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Commissioners Lay Challenge As Royal Commission Final Report Delivered To Governor-General

The Abuse in Care Royal Commission of Inquiry has delivered its final report and recommendations to the Governor-General, Her Excellency The Rt Hon Dame Cindy Kiro.

The report is called Whanaketia – through pain and trauma, from darkness to light. It was named by the Inquiry's survivor advisory group of experts.

The report is comprehensive and has approximately 2,500 pages. It includes 16 volumes of material that cover context, what happened, why it happened, specific case studies, survivor experiences and recommendations for the future.

The Inquiry makes significant findings that abuse and neglect were pervasive across many settings and that abusers acted with impunity. The report makes far-reaching recommendations for righting the wrongs of the past, making the care system safe and empowering communities and whānau.

The report and recommendations delivery marks the closure of the six year-long Royal Commission process. The Governor-General now gives the final report to the Minister of Internal Affairs. The Minister must then table the report in Parliament to make it public. The tabling is scheduled for later in July.

“To survivors, and your whānau, communities, advocates and supporters, Whanaketia is your report. It is informed by your experiences, your voices, your journeys. You have been heard,” the Inquiry’s Commissioners said in a joint statement.

“We recognise it has been a long and difficult journey, and the impacts of abuse and neglect continue to harm you. We pay respect, too, to the many people who have died waiting for action,” said Judge Coral Shaw (Chair), Anaru Erueti and Paul Gibson.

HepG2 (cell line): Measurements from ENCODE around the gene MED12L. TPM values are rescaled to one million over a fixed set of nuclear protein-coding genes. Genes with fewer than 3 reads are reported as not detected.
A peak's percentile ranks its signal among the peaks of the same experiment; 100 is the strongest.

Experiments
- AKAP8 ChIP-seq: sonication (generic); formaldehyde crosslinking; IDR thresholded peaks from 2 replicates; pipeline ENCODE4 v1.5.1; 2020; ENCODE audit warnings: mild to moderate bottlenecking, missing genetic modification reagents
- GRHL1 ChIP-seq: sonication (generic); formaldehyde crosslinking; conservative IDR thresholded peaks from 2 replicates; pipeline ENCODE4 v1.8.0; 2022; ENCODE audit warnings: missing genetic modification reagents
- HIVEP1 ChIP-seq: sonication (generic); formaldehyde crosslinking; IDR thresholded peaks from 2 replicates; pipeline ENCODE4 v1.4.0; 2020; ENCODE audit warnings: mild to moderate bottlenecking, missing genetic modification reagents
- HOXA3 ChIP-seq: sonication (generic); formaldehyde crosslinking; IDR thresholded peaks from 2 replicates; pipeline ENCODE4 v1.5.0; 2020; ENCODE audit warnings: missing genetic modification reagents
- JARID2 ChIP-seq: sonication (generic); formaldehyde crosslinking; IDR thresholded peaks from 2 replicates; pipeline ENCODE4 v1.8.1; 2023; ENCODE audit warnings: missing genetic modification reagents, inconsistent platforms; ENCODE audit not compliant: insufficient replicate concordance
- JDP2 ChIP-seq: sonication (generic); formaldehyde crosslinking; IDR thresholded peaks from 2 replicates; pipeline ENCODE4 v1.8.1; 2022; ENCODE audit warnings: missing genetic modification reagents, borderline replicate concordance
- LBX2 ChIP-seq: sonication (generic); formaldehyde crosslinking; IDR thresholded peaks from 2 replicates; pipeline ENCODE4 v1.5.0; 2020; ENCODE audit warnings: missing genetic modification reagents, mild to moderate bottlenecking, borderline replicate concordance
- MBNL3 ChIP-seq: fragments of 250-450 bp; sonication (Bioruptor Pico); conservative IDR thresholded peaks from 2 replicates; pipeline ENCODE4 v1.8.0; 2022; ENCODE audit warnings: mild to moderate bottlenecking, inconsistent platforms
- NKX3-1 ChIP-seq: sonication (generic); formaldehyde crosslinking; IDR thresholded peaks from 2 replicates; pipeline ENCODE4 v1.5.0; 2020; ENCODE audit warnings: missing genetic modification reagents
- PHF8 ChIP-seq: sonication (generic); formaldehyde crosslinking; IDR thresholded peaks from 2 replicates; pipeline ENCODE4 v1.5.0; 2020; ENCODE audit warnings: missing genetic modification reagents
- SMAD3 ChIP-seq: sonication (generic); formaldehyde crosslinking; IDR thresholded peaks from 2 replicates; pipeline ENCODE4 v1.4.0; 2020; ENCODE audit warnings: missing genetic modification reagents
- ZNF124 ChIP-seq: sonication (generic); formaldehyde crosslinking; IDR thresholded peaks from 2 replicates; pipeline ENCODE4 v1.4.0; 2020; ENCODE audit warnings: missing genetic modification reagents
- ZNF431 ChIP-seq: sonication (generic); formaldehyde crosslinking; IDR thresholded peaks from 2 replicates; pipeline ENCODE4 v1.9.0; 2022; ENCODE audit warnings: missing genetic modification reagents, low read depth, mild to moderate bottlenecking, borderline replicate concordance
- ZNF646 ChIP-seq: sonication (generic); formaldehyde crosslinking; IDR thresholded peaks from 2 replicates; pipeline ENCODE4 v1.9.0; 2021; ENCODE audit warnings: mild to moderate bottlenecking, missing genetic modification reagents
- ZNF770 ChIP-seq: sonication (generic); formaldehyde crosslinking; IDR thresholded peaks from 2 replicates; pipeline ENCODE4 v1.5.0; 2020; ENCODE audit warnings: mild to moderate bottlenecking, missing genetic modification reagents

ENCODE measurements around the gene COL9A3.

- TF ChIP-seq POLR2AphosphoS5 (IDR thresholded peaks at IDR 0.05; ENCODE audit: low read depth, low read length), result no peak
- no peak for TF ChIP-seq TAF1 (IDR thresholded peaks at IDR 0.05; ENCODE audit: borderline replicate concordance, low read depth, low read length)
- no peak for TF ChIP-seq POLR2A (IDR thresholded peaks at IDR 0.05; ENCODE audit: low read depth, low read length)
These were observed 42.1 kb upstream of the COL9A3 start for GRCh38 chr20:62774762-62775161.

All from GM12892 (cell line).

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“Meaningful action must start right now. For too long our nation has swept abuse and neglect in care by State and faith-based institutions under the carpet. That’s not good enough. It must stop. Institutions and senior leaders must be held to account. Wrongs must be righted, care must be made safe, whānau and communities must be invested in and empowered to provide care,” said the Commissioners.

“Aotearoa New Zealand, now is the time we must stand up for what is right, remain resolute against the wrongdoing, and give survivors of abuse and neglect what they need to heal and thrive. We must ensure abuse and neglect in care does not continue.”

"This is a tough time for many. Many diverse communities have formed around the Royal Commission and while this part of the journey closes, we urge you to remain strong and brave. Please continue to support each other, as your individual and collective journeys echo across the motu.”

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